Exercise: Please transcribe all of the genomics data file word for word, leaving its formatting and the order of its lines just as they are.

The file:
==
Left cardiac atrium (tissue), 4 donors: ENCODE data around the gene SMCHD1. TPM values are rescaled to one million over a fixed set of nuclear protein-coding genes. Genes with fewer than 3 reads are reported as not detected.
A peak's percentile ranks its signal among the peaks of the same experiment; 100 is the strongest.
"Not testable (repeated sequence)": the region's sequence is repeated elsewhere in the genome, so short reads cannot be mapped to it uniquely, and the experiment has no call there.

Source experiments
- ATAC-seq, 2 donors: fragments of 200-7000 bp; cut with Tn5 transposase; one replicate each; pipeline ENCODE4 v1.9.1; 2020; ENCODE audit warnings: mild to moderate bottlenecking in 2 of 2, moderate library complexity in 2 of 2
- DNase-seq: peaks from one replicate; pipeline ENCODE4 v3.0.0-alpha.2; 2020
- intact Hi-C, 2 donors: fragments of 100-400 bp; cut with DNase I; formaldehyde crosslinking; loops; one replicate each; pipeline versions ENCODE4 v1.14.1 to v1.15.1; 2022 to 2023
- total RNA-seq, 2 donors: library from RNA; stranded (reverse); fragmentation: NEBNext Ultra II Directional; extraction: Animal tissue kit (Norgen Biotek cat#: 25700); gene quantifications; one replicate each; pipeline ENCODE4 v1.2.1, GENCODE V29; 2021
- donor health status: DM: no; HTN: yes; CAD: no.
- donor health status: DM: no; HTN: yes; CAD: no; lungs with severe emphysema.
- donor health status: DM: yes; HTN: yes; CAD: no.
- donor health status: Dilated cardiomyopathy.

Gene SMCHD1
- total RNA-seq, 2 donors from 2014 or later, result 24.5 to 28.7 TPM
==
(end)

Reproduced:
Left cardiac atrium (tissue), 4 donors: ENCODE data around the gene SMCHD1. TPM values are rescaled to one million over a fixed set of nuclear protein-coding genes. Genes with fewer than 3 reads are reported as not detected.
A peak's percentile ranks its signal among the peaks of the same experiment; 100 is the strongest.
"Not testable (repeated sequence)": the region's sequence is repeated elsewhere in the genome, so short reads cannot be mapped to it uniquely, and the experiment has no call there.

Source experiments
- ATAC-seq, 2 donors: fragments of 200-7000 bp; cut with Tn5 transposase; one replicate each; pipeline ENCODE4 v1.9.1; 2020; ENCODE audit warnings: mild to moderate bottlenecking in 2 of 2, moderate library complexity in 2 of 2
- DNase-seq: peaks from one replicate; pipeline ENCODE4 v3.0.0-alpha.2; 2020
- intact Hi-C, 2 donors: fragments of 100-400 bp; cut with DNase I; formaldehyde crosslinking; loops; one replicate each; pipeline versions ENCODE4 v1.14.1 to v1.15.1; 2022 to 2023
- total RNA-seq, 2 donors: library from RNA; stranded (reverse); fragmentation: NEBNext Ultra II Directional; extraction: Animal tissue kit (Norgen Biotek cat#: 25700); gene quantifications; one replicate each; pipeline ENCODE4 v1.2.1, GENCODE V29; 2021
- donor health status: DM: no; HTN: yes; CAD: no.
- donor health status: DM: no; HTN: yes; CAD: no; lungs with severe emphysema.
- donor health status: DM: yes; HTN: yes; CAD: no.
- donor health status: Dilated cardiomyopathy.

Gene SMCHD1
- total RNA-seq, 2 donors from 2014 or later, result 24.5 to 28.7 TPM